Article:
Apple is about to add iPhone 4 alongside other Macs and iPods to its list of vintage and obsolete products, meaning the devices will lose support for repair services through Apple and its authorized dealers. The change is scheduled to kick in a week after Apple’s iPhone 7 event later this month, according to internal documents (pictured below).

Starting September 13th, the week following Apple’s iPhone 7 event scheduled for September 7th, Apple will officially add the iPhone 4 (CDMA) to vintage/obsolete status. Currently, the only iPhones to have vintage or obsolete status are the iPhone 3GS and earlier models.

Apple maintains a list of vintage and obsolete products, which are those that lose service or repair support through its own retail stores or authorized service providers. It typically begins the process for models 5-7 years after manufacturing has been discontinued. Vintage status means limited support for certain products in California and or Turkey, but otherwise there’s no distinction between vintage and obsolete for the rest of the world.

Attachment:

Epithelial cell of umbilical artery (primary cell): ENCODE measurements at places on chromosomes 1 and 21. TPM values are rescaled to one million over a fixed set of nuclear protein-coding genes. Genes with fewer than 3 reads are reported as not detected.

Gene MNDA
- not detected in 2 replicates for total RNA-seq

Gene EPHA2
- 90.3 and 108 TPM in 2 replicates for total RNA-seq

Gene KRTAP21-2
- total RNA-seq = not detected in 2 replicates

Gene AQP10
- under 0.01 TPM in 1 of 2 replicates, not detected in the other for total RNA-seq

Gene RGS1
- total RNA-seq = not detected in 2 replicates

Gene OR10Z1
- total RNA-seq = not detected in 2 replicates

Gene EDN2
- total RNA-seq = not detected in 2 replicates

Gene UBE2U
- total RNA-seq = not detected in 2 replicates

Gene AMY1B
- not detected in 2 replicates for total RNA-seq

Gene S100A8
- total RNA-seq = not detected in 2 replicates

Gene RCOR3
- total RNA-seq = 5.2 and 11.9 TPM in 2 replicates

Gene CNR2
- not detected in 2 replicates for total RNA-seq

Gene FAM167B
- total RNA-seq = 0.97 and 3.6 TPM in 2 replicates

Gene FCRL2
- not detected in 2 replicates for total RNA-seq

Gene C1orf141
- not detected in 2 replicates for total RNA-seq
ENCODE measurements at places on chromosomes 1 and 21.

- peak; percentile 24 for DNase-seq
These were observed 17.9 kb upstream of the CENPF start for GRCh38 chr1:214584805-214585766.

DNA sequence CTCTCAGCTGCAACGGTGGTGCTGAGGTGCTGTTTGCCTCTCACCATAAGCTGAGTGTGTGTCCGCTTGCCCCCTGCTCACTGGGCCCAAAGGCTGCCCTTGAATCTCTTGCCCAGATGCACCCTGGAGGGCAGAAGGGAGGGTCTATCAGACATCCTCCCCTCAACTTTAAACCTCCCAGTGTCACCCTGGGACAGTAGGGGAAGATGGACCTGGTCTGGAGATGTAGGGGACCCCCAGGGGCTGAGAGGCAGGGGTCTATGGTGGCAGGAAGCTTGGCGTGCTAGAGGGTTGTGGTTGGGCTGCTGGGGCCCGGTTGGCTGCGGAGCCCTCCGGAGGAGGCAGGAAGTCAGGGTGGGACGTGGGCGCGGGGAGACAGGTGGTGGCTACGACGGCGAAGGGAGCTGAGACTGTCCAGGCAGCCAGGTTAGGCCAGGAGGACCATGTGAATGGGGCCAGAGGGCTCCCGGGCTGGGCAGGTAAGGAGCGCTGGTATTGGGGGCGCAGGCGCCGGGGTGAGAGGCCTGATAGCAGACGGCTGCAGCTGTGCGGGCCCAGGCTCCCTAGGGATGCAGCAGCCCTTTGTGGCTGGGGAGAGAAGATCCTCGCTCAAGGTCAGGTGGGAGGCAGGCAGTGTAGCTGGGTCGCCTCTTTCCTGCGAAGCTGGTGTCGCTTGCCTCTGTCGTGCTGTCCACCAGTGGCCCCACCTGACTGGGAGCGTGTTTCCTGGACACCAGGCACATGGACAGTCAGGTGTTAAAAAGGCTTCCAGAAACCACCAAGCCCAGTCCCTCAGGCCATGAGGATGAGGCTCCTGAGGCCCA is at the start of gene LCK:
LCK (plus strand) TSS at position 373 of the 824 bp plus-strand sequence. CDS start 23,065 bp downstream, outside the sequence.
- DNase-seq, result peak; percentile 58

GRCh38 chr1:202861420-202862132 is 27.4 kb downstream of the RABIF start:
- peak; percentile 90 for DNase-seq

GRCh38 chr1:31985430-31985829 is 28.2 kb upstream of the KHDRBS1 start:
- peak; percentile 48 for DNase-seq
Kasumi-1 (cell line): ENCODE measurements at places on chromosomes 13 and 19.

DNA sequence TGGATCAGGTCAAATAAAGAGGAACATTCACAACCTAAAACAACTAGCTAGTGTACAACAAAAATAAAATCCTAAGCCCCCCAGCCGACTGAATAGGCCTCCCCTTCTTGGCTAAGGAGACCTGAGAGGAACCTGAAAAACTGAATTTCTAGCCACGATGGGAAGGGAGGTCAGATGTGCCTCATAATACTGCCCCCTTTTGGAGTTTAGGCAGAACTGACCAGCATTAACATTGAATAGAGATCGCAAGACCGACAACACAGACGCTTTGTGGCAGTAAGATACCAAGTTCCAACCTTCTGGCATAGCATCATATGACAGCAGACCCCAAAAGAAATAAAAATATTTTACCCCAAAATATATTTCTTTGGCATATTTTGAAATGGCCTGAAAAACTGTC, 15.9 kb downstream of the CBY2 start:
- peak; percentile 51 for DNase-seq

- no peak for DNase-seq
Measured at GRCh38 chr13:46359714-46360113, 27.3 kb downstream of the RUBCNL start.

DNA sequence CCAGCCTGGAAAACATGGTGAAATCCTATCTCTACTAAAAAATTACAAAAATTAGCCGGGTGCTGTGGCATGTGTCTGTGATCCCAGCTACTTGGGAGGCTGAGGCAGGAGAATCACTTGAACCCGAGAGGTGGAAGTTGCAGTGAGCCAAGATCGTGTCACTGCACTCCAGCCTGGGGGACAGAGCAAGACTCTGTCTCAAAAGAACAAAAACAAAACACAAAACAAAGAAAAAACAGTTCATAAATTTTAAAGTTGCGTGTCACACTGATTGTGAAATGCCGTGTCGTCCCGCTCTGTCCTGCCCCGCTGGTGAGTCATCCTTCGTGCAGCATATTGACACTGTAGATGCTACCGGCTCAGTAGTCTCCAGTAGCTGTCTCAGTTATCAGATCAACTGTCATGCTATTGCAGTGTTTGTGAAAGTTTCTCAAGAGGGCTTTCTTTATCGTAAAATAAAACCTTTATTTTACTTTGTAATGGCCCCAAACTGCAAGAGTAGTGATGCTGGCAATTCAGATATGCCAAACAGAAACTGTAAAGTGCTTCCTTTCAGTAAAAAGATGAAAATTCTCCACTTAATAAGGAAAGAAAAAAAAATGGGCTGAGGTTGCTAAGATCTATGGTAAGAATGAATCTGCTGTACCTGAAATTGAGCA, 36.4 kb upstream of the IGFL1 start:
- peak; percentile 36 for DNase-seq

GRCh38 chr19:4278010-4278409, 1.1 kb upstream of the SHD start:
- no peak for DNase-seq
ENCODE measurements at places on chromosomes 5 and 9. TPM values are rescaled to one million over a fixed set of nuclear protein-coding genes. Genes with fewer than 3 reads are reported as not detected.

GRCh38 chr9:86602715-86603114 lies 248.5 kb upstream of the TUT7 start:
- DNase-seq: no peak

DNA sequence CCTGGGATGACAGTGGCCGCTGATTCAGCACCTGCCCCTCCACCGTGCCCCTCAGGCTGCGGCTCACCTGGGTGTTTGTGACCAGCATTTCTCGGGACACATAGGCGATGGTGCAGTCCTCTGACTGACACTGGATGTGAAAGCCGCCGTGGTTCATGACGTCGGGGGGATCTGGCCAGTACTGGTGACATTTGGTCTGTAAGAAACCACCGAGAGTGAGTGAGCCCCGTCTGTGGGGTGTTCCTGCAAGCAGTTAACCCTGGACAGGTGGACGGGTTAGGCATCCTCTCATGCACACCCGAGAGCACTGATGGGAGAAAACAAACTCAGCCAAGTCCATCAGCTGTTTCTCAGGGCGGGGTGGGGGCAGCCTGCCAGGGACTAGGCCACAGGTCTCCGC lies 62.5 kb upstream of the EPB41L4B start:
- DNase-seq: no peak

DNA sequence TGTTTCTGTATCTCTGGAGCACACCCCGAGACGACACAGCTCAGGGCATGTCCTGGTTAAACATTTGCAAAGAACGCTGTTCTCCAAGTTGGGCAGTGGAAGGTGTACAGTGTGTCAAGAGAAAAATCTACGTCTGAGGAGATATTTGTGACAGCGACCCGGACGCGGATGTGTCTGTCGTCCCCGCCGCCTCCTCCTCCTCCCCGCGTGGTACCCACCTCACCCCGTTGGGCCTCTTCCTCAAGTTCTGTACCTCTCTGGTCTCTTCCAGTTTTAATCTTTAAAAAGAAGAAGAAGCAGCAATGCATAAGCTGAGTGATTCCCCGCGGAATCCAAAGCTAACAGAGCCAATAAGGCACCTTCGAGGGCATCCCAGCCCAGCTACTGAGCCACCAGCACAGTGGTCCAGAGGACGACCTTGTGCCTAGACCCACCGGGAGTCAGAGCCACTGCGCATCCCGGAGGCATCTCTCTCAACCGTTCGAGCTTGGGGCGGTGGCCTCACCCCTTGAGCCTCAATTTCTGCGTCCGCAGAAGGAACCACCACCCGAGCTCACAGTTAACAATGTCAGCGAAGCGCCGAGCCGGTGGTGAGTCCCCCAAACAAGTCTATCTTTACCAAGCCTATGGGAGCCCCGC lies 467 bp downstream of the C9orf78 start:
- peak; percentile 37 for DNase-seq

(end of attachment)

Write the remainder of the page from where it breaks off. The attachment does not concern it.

In addition to the iPhone 4 CDMA, also being added to vintage/obsolete status on the 13th is iMac (20-inch, Mid 2009), Mac mini (Mid 2010), and Mac mini Server (Mid 2010).

A few other products are moving to full obsolete status worldwide, including: iPod shuffle (2nd Generation – Late 2007), iPod shuffle (2nd generation – late 2008), iPod class (120GB), iPod touch (2nd Generation), iPod nano (4th Generation), and MacBook (13-inch, Aluminum, Late 2008).

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Apple is expected to unveil the iPhone 7 next week at its event scheduled for September 7th. The device is expected to include new 12 megapixel cameras with a dual-camera system on some models, higher storage capacities, and new darker color options, among other enhancements. The event could also likely play host to our first look at Apple Watch 2, new wireless headphones from Beats, and possibly new earbuds or an adapter from Apple to accompany its first iPhone expected to ditch the headphone jack.

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About the Author

Jordan Kahn

Jordan writes about all things Apple as Senior Editor of 9to5Mac, & contributes to 9to5Google, 9to5Toys, & Electrek.co. He also co-authors 9to5Mac’s Logic Pros series.